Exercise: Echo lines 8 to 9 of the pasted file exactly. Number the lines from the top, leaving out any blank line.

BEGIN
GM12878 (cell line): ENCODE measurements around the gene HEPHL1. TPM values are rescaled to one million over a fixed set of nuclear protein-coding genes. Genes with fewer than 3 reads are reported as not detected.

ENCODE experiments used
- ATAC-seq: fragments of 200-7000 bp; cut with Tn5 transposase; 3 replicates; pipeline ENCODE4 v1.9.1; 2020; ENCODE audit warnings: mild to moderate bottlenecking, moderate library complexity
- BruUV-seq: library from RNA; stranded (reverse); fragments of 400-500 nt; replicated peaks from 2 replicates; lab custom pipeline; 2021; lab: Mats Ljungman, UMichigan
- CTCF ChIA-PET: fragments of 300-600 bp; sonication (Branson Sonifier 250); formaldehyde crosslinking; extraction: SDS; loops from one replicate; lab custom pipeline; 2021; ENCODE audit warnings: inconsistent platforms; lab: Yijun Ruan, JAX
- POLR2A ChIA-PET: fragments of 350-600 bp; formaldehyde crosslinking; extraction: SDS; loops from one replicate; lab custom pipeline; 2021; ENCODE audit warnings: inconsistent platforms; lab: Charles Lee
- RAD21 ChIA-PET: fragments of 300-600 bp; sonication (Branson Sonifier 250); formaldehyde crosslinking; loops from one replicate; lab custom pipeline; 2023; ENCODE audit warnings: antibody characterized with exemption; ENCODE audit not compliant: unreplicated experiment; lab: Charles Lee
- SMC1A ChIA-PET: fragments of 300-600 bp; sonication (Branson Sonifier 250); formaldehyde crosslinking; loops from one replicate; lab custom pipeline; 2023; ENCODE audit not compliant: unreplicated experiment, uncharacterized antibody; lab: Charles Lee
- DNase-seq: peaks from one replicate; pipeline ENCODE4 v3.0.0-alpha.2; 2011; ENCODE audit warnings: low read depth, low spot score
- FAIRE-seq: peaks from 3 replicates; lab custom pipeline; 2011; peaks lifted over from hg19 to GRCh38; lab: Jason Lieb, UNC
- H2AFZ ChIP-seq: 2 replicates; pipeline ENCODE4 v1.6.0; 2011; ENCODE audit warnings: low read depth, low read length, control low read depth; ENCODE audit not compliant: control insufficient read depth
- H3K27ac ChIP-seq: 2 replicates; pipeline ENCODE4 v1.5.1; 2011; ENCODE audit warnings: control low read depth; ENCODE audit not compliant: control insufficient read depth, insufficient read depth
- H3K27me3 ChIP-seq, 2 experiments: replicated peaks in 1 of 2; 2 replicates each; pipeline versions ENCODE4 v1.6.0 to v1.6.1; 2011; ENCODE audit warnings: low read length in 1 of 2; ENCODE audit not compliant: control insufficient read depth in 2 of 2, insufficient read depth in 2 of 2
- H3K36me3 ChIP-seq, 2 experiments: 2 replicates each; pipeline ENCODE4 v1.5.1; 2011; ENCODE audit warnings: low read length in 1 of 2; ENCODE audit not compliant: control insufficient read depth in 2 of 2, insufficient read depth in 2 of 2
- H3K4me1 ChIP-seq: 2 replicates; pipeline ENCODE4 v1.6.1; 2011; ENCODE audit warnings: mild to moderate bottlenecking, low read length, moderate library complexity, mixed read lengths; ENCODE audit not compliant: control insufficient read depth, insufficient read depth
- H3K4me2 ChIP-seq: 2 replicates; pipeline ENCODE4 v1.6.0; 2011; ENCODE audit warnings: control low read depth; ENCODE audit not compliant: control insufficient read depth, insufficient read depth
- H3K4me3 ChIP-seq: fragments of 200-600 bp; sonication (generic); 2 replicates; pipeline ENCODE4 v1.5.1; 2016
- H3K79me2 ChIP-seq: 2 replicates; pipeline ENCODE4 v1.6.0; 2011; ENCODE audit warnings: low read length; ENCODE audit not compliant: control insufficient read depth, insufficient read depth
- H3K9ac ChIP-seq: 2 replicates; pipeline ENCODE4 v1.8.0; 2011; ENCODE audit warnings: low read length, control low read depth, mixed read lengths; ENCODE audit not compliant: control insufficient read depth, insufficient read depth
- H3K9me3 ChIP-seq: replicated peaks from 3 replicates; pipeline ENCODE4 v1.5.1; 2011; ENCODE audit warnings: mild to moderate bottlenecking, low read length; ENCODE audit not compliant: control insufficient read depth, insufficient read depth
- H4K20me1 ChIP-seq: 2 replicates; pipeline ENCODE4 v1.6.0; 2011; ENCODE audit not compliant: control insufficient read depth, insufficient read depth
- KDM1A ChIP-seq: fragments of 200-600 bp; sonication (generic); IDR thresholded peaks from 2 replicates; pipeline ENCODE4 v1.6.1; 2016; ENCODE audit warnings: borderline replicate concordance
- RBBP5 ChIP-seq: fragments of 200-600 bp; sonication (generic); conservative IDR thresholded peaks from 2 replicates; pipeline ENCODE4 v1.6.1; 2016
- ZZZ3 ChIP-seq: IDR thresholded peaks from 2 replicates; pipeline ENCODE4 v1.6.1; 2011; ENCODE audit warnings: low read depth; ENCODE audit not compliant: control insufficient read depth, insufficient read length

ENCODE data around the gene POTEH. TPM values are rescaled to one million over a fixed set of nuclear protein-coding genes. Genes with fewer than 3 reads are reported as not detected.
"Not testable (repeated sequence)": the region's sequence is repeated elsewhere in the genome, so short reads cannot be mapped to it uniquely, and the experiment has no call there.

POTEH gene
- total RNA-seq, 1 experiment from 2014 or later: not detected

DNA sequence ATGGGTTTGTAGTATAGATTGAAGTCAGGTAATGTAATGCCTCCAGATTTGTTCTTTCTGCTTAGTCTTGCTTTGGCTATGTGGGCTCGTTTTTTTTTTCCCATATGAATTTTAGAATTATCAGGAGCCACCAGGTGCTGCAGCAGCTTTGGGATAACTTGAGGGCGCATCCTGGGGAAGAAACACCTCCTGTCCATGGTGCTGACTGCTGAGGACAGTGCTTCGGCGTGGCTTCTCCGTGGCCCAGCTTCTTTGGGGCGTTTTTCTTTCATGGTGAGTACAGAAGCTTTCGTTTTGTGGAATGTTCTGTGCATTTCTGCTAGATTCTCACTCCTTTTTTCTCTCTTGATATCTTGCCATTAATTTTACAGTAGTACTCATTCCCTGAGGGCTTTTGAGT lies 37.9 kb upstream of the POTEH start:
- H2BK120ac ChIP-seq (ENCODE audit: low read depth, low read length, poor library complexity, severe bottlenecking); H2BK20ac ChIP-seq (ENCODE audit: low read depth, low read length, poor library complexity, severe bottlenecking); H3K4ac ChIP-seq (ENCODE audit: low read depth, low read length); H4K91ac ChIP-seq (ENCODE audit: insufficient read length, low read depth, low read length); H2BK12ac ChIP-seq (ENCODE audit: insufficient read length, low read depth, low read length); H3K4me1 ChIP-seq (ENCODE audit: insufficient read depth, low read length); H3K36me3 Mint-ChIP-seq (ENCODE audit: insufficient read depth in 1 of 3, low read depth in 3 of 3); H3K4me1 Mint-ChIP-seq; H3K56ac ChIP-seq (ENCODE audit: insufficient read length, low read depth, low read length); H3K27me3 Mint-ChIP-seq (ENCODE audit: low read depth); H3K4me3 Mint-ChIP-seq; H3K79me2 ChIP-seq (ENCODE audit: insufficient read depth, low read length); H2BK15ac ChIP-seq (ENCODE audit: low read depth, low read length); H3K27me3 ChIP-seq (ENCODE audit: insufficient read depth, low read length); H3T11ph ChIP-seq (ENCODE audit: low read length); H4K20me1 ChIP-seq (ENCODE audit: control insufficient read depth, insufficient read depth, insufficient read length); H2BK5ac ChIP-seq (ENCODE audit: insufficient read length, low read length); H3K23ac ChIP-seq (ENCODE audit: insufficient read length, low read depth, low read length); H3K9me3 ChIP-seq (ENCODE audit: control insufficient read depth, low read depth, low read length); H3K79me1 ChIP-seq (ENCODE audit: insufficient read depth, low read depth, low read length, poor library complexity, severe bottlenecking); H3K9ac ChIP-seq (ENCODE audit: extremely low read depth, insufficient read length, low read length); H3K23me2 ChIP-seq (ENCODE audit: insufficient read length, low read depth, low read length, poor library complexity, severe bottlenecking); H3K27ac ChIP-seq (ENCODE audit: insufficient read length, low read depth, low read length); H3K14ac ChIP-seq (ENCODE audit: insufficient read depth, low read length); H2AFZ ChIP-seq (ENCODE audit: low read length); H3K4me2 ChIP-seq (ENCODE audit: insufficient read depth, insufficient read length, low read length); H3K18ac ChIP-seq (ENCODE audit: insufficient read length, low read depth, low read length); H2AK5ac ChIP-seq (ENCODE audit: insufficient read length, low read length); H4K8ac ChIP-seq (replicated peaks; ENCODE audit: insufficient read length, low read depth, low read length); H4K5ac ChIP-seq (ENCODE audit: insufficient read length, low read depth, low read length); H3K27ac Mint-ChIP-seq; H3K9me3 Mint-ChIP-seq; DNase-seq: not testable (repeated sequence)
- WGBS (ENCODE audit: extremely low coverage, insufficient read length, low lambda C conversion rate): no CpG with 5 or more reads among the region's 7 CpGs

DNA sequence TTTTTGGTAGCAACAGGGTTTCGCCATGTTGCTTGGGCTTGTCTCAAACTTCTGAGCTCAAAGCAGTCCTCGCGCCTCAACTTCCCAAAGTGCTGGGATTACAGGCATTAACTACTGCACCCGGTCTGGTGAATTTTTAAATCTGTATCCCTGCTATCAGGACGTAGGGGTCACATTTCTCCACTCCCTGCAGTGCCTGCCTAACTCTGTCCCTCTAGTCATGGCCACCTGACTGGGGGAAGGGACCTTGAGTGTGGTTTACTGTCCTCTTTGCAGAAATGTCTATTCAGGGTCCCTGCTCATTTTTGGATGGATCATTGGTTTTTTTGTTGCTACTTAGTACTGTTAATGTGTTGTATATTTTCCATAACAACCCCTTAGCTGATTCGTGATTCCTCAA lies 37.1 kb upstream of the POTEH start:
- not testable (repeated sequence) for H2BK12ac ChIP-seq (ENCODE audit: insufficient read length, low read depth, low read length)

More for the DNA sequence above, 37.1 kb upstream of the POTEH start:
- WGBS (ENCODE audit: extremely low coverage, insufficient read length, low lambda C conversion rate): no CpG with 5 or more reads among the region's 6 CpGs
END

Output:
- SMC1A ChIA-PET: fragments of 300-600 bp; sonication (Branson Sonifier 250); formaldehyde crosslinking; loops from one replicate; lab custom pipeline; 2023; ENCODE audit not compliant: unreplicated experiment, uncharacterized antibody; lab: Charles Lee
- DNase-seq: peaks from one replicate; pipeline ENCODE4 v3.0.0-alpha.2; 2011; ENCODE audit warnings: low read depth, low spot score